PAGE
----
Some writers exercise brevity in sentence structure and word choice. That is their individual writing style. Some writers write flash fiction and have to choose their words with exceptional care because of their limited word count.
    Either way, authorial style shouldn't be sacrificed simply to make a bland passage sound better. There could be a reason behind making the passages seem so beige in color. It could symbolize or reinforce a theme in the story. It could represent characterization, it could be a stylistic technique used to downplay the writing in order to show irony or some other element.

    And as far as characterization goes: characters should determine word choice if the narrative is character-driven. If so, writers should then use words appropriate for that character's belief/vocabulary level (which may force writers to use cliched phrases or bland word choice--even obscenities--at times).

    A pragmatic, less poetic character might not describe the blood on the trees as "scarlet ribbons." If the narrative is selectively written to include the character's opinion, then he might simply describe it as "blood stained" because his word choice reflects his personality. Writers have to keep that in mind if they're writing character-driven narration.

    3) As for flowery prose: I think that an overabundance of adverbs and adjectives adds to the purple of the prose and is what makes it flowery. Poor word choice doesn't make it flowery, it just makes it amateur writing that's jarring to read for those who understand the word better than the author.

    It's better to choose one good verb rather than to spruce up a weaker verb with an adverb. Example: "soft rain" would be better replaced by a strong verb that says both like: "drizzle."

    And avoiding unnecessary and empty adverbs/adjectives is also important. The only reason a writer should include adverbs/adjectives at all is to characterize that verb/noun in a way that one strong verb couldn't.

    Example: "jet black" or "pitch black" are empty adjectives. "Pitch" and "jet" do not modify the color black. They don't suggest that the black is any different in color and are improper uses of adjectives. But to say "scarlet ribbon" is proper usage. "Scarlet" tells the reader that the "ribbon" is red when that ribbon could have been any color. In this case, it's a necessary adjective to further characterize that noun.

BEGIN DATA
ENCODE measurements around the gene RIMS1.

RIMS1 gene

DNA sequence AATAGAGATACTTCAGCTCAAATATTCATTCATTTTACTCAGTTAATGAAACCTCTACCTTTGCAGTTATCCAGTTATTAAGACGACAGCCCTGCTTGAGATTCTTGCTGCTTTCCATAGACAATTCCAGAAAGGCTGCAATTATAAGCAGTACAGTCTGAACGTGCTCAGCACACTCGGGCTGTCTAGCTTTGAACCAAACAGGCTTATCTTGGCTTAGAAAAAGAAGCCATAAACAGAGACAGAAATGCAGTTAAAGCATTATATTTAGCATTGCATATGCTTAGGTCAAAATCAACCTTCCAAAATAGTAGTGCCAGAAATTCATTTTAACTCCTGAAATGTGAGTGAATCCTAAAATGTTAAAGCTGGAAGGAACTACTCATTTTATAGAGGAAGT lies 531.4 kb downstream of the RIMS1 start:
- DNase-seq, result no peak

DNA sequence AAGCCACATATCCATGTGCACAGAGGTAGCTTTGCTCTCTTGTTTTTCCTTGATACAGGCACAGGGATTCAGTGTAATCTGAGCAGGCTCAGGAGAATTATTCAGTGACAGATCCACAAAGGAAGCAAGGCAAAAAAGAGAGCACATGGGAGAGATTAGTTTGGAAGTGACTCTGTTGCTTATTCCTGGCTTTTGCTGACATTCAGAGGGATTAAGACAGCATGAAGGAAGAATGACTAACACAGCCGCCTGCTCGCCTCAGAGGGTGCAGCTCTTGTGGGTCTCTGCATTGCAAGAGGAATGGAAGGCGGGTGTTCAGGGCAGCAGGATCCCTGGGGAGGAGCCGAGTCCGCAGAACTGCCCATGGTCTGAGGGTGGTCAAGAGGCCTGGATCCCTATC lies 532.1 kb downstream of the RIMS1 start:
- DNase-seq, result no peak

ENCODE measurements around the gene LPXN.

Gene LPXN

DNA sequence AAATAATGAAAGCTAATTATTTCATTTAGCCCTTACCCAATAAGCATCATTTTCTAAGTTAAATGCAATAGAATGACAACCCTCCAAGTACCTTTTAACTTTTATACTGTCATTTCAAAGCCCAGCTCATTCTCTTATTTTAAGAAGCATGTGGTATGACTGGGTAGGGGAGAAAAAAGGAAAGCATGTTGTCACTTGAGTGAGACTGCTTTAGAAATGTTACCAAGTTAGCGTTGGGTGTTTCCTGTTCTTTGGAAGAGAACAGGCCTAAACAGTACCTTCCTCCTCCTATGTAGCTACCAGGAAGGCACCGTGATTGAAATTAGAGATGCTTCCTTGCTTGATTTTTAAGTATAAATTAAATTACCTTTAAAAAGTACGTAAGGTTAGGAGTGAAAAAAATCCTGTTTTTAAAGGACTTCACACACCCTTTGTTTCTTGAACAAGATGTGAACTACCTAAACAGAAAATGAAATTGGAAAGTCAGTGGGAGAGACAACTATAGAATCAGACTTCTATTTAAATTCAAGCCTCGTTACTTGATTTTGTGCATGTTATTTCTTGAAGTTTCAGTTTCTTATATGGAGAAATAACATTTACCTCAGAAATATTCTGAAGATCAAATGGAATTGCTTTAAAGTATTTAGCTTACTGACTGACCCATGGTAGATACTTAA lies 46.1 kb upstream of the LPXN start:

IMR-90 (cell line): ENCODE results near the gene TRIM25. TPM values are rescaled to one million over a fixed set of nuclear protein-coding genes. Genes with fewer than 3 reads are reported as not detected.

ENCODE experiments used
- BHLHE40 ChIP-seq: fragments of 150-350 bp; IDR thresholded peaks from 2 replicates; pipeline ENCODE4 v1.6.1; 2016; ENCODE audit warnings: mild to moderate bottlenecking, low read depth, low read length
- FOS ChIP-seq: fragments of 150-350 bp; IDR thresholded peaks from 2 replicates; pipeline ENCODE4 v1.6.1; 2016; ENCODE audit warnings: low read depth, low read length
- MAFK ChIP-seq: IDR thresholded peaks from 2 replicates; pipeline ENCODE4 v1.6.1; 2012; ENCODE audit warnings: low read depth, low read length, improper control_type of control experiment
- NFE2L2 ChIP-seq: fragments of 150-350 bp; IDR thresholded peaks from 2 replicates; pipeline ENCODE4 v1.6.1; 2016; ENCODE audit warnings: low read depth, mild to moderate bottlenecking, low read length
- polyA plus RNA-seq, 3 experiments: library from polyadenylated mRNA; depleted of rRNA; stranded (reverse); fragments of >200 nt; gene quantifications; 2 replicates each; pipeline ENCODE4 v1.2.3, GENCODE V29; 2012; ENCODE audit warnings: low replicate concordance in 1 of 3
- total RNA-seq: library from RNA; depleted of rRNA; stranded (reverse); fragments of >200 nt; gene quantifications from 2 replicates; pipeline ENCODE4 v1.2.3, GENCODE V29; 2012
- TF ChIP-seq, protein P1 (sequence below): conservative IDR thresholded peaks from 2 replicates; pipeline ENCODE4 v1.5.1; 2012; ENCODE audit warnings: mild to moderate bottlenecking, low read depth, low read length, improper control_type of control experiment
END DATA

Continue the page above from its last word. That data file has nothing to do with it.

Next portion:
Sorry to hijack your blog with an enormous post like this. I only meant to help improve the blog posting. I appreciate the effort you're putting into your blog to help beginning writers. Good luck with it and keep up the good work.

    1. You make some very valid, pertinent points, and I welcome constructive feedback, however I think you have missed the whole point of the article.

      It's about the power of words, how a writer can choose the right words, not HOW to write description.

      Your first point about figurative language misses the target: it’s not about saying things in fewer words; it’s about saying things with the right words. Brevity doesn’t come into it when we consider novel writing. The writer chooses how that description should be.

      Your second point says that writers shouldn’t sacrifice voice or style for the sake of sounding literary. Whilst I agree, I never said they shouldn’t, and I don’t think there is nothing wrong with being literary if this is the writer’s voice and style. Some of the best writers in the world are ‘literary’.

      You mention brevity again, and word choice. If that is the individual’s writing style, that’s great, and as a flash fiction writer (the example in the article is a flash fiction), I know all about the importance of making every word count, however authorial style shouldn’t be affected by making sentences better. Again, I think you have missed the point – I am not talking about making every sentence sound like a Jane Austen novel, but rather a writer apply common sense to the writing and pick out some of the sentences that could be made better. It’s that simple.

      And if writers want a ‘beige’ passage to symbolise the theme of the story, that’s great. That’s the writer’s individual style. I am merely saying that wherever possible, a writer should improve their writing. If they want to be bland and beige, that’s up to them. If they want to be colourful and vibrant, then there is more chance of impressing an editor. That’s just the way it is.

      Again I agree with your point on characterisation. There is nothing wrong with using clich├ęd phrases or obscenities in dialogue; it reflects real life. Again I have not argued against it, and once again you miss the point – it doesn’t matter whether the character is bolshy and bold or less poetic or pragmatic – the description is the ‘voice’ of the author, whilst the characters and characterisation are completely separate. The author narrates the scenes, whereas the characters don’t. Also, the description of ‘scarlet ribbons’ etc does not include the character’s opinion. It is strictly authorial narrative, even when it is character driven narrative, the character should never invade it. The result is clunky, trite and makes for bad writing.

      I agree with your third point, to a degree, but I am not talking about flowery prose in the article. But poor word choice makes bad writing, whether flowery or not. I’m advising writers to think clearly about word choices, to improve narrative, which includes less adjectives and adverbs and more nouns and verbs – you are merely repeating my advice, although I am not sure why. Also, I never said that ‘scarlet ribbons’ is proper usage. I included it because of the power of words within description. ‘Scarlet ribbons’ symbolised the blood of Christ streaming down the wooden cross. I am inviting the reader to visualise it, rather than sampling telling them that ‘blood streamed down the wood.’

      The examples are there to show how the right words can make the right impact.

      Unfortunately, because you are anonymous, I don’t know who you are, other than your IP address, so it’s a shame I cannot refer to you by name.

      As I said, I welcome readers getting involved with discussions, and offering their ideas. Writing is subjective after all.